Fr Rodney Kissinger, S.J.

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The triumph of failure, these are strange words to a success oriented culture like our own. In the culture in which we live success is what it is all about. Winning is what we strive for in our games, our careers and our politics. As one successful football coach expressed it, “Winning is not everything, it is the only thing.” Everybody wants to be number one. Winners are what the “rat race” is all about.

Diametrically opposed to this success oriented culture is the Christian culture in which failure can be a success. Jesus was the greatest failure of all. He was rejected by the people he came to save, deserted by his followers, betrayed by one of his apostles for thirty pieces of silver, scourged, crowned with thorns and crucified, a death so ignomious and disgraceful that Rome would not let one of its citizens suffer such an end.

Jesus chose the weak to conquer the strong and the foolish to confound the wise. He said if you want to be first you have to be last. If you want to save your life you have to lose it. If you want to be the greatest you have to be the least important. If you want to be the leader you have to be the servant of all. In the Beatitudes Jesus said that blessed are the poor, the mourners, the meek, the persecuted and those who suffer. He lived among the outcasts, tax collectors and sinners. He said he came not for the healthy but for the sick, not for the just but for the sinner.

It is strange that his apostles who lived so close to him would not grasp this fact. On at least three occasions he told them that he would have to suffer, die and be raised on the third day and they refused to believe. It is stranger still that we some two thousand years later, who begin our prayer with the sign of the cross, wear a crucifix and celebrate Good Friday, still do not get it.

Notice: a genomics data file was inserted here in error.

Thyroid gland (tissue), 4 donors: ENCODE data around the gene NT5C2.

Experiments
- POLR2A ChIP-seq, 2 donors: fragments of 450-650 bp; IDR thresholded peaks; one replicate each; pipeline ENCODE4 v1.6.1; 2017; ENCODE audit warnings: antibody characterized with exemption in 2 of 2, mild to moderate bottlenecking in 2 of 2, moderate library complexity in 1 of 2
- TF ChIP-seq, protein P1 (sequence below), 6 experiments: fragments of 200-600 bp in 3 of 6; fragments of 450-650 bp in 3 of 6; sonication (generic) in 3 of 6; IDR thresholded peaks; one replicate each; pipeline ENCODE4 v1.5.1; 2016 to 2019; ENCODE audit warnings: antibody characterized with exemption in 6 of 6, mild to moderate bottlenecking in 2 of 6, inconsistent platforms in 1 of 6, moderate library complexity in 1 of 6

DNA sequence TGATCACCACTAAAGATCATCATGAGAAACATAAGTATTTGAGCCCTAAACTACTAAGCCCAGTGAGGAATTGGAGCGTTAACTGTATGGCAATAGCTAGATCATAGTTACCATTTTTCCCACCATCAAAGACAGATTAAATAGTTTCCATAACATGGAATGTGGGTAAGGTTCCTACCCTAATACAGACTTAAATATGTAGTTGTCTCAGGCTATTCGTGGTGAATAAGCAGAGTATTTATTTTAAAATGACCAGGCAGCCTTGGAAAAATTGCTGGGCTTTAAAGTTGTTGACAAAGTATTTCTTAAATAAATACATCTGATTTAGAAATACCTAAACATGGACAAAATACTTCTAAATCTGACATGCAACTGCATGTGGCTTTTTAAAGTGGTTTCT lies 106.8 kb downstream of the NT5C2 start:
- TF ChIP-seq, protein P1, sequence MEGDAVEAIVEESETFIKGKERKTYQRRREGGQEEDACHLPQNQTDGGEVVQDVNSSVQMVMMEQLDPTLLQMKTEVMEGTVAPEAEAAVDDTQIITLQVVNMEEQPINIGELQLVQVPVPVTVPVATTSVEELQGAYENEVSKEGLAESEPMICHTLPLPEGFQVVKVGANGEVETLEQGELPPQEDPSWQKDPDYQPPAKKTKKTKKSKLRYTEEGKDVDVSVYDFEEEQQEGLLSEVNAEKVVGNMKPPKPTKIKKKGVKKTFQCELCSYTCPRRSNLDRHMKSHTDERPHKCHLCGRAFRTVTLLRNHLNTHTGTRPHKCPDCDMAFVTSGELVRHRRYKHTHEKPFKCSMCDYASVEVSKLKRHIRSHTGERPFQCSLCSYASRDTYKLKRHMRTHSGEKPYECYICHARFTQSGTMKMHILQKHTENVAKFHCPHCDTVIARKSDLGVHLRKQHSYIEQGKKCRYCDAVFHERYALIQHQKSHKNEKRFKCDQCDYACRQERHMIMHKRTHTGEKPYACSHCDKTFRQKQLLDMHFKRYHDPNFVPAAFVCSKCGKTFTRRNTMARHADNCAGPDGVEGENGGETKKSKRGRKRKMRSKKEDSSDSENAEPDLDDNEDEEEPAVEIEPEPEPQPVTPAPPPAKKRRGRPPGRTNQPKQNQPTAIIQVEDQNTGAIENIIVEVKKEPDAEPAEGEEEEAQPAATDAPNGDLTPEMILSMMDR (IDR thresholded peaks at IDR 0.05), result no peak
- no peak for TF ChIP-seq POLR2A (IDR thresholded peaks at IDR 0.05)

But it is difficult to constantly project this successful image. I am not always happy, successful and in charge of the situation. It keeps us from reaching people. We could not be understanding and compassionate because we have never failed. “You have to walk the walk to talk the talk.”

Even if it were possible to always be successful it would not be desirable. To live without failure is to live a superficial life. Failure saves us from throwing away the real values of life for the passing tinsel and bauble. Failure makes us realize our need for God and for others. It gives us intimations of mortality, reminding us that we have not here a lasting city. It enriches our lives, makes us sympathetic, understanding and capable of giving and receiving compassion.

The fear of failure keeps us from attempting many good things. What is worth doing is worth doing poorly, is worth failing. This is the sin of many good people they play it too safe, they do not launch out into the deep. Life is a risk. Without God I can do nothing but with God I can do anything that he asks me to do.

The fact of the matter is that in the real world we are all losers. We are all fickle, fallible, sinful human beings with this transcendental neediness for the Creator. Not only is it ok to fail, it could be our greatest achievement. It could bring us to Jesus. Without him we can do nothing but with him we can do anything that he wants us to do.

“But may I never boast except in the cross of our Lord Jesus Christ, through which the world has been crucified to me and I to the world.” Christ crucified, to the Jews a stumbling block, to the pagans foolishness, but to those who believe the power and the wisdom of God. “If I be lifted up I will draw all things to myself.” And that is what is meant by the Triumph of Failure.


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